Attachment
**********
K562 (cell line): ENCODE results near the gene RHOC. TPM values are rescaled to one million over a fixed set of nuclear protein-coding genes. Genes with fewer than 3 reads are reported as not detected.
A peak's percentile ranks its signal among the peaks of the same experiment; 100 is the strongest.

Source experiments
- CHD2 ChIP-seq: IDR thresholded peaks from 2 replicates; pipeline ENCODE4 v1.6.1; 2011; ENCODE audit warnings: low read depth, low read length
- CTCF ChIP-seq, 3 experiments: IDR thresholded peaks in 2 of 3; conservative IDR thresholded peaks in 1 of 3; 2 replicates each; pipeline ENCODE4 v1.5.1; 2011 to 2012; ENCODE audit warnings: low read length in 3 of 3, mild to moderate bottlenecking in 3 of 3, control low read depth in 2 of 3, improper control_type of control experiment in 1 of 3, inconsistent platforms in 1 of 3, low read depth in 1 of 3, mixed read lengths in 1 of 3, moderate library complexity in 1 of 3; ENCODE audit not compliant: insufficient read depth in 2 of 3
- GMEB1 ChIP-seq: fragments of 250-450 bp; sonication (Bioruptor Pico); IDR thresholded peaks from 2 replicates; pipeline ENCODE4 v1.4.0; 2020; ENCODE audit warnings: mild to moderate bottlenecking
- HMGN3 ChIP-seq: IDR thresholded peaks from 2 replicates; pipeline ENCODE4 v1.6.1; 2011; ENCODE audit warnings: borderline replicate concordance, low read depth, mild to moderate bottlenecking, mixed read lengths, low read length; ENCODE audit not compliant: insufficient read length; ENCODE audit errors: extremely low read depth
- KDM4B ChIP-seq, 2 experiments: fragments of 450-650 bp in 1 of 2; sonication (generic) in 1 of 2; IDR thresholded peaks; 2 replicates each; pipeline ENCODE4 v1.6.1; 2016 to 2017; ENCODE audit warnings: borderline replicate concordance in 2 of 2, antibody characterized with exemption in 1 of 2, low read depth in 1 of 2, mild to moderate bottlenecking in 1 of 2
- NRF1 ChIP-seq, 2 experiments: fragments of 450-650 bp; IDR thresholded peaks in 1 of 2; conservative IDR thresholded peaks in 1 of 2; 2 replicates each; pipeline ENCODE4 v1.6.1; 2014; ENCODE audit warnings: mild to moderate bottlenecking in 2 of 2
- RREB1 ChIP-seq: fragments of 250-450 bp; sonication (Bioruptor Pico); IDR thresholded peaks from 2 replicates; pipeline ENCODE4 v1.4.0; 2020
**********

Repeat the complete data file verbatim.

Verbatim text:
K562 (cell line): ENCODE results near the gene RHOC. TPM values are rescaled to one million over a fixed set of nuclear protein-coding genes. Genes with fewer than 3 reads are reported as not detected.
A peak's percentile ranks its signal among the peaks of the same experiment; 100 is the strongest.

Source experiments
- CHD2 ChIP-seq: IDR thresholded peaks from 2 replicates; pipeline ENCODE4 v1.6.1; 2011; ENCODE audit warnings: low read depth, low read length
- CTCF ChIP-seq, 3 experiments: IDR thresholded peaks in 2 of 3; conservative IDR thresholded peaks in 1 of 3; 2 replicates each; pipeline ENCODE4 v1.5.1; 2011 to 2012; ENCODE audit warnings: low read length in 3 of 3, mild to moderate bottlenecking in 3 of 3, control low read depth in 2 of 3, improper control_type of control experiment in 1 of 3, inconsistent platforms in 1 of 3, low read depth in 1 of 3, mixed read lengths in 1 of 3, moderate library complexity in 1 of 3; ENCODE audit not compliant: insufficient read depth in 2 of 3
- GMEB1 ChIP-seq: fragments of 250-450 bp; sonication (Bioruptor Pico); IDR thresholded peaks from 2 replicates; pipeline ENCODE4 v1.4.0; 2020; ENCODE audit warnings: mild to moderate bottlenecking
- HMGN3 ChIP-seq: IDR thresholded peaks from 2 replicates; pipeline ENCODE4 v1.6.1; 2011; ENCODE audit warnings: borderline replicate concordance, low read depth, mild to moderate bottlenecking, mixed read lengths, low read length; ENCODE audit not compliant: insufficient read length; ENCODE audit errors: extremely low read depth
- KDM4B ChIP-seq, 2 experiments: fragments of 450-650 bp in 1 of 2; sonication (generic) in 1 of 2; IDR thresholded peaks; 2 replicates each; pipeline ENCODE4 v1.6.1; 2016 to 2017; ENCODE audit warnings: borderline replicate concordance in 2 of 2, antibody characterized with exemption in 1 of 2, low read depth in 1 of 2, mild to moderate bottlenecking in 1 of 2
- NRF1 ChIP-seq, 2 experiments: fragments of 450-650 bp; IDR thresholded peaks in 1 of 2; conservative IDR thresholded peaks in 1 of 2; 2 replicates each; pipeline ENCODE4 v1.6.1; 2014; ENCODE audit warnings: mild to moderate bottlenecking in 2 of 2
- RREB1 ChIP-seq: fragments of 250-450 bp; sonication (Bioruptor Pico); IDR thresholded peaks from 2 replicates; pipeline ENCODE4 v1.4.0; 2020